Friedrich Nietzsche is as often misunderstood as the Jews. Ben Moshe highlights Nietzsches admiration for the Jews of the Bible, and looks into the remarkable similarity between many of Nietzsche's writings and Jewish sacred texts.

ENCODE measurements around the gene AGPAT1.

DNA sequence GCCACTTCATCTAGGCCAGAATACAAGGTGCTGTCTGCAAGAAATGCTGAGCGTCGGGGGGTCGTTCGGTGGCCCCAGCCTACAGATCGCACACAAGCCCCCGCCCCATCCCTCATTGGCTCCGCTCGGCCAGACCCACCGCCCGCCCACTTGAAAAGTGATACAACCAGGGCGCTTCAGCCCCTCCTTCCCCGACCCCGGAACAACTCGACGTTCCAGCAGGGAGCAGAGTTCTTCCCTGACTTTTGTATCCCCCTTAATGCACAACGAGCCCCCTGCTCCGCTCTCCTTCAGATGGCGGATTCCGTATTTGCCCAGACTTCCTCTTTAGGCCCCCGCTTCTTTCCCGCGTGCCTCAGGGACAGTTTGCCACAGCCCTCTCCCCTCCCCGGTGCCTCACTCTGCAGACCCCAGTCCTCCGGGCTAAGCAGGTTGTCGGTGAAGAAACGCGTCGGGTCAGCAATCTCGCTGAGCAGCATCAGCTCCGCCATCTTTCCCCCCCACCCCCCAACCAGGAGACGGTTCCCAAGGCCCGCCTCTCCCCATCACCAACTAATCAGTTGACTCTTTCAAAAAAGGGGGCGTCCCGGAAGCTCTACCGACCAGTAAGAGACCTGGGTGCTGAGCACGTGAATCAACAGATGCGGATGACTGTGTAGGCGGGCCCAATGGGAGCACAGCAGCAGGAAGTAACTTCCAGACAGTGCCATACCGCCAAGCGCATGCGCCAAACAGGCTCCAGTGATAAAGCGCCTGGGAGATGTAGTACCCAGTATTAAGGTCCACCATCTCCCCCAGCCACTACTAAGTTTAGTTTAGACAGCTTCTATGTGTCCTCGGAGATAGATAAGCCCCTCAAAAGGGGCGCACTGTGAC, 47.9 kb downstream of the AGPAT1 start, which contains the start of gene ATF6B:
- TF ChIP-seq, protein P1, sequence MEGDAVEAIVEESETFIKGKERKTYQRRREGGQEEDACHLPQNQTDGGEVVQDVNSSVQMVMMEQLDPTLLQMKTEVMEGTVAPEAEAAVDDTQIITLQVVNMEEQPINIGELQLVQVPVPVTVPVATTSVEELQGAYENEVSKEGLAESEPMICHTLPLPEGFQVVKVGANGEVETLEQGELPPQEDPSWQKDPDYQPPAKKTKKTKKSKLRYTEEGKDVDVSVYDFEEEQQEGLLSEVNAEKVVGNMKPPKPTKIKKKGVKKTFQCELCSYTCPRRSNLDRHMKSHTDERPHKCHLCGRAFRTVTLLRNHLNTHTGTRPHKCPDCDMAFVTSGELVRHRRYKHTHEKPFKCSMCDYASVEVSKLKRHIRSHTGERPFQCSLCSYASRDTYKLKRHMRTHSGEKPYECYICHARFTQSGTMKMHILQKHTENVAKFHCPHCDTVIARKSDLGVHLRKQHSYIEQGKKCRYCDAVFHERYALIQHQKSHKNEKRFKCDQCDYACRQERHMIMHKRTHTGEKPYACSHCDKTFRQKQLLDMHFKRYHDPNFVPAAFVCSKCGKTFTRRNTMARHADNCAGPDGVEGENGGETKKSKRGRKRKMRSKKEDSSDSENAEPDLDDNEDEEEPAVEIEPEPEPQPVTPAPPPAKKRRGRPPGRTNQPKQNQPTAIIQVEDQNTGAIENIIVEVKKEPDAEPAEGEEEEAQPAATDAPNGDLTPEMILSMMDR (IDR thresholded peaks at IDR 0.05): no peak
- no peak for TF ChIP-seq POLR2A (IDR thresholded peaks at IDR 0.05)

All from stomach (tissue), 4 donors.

We propose a revised definition of “argument scheme” that focuses on describing argumentative performances and normative assessments that occur within an argumentative context, the social context in which the scheme arises. Our premise-and-conclusion structure identifies the typical instantiation of an argument in the argumentative context, and our critical framework describes a set of normative assessments available to participants in the context, what we call _practically normative_ assessments. We distinguish this practical normativity from the _rationally or universally normative_ assessment that might (...) be imposed from outside the argumentative context. Thus, the practical norms represented in an argument scheme may still be subject to rational critique, and the scheme avoids the is/ought fallacy. We ground our theoretical discussion and observations in an empirical study of US district court opinions resolving legal questions about copyright fair use and the lawyers’ briefs that led to them, instantiating our definition of argument scheme in the “argument for classification by precedent.” Our definition addresses some criticisms the argument-scheme construct has received. For example, using our data, we show that a minimally well formed instance of this type of argument does not shift any conventional burden from the proponent of the argument to its skeptics. We also argue that these argument schemes need not be seen as dialogical. (shrink)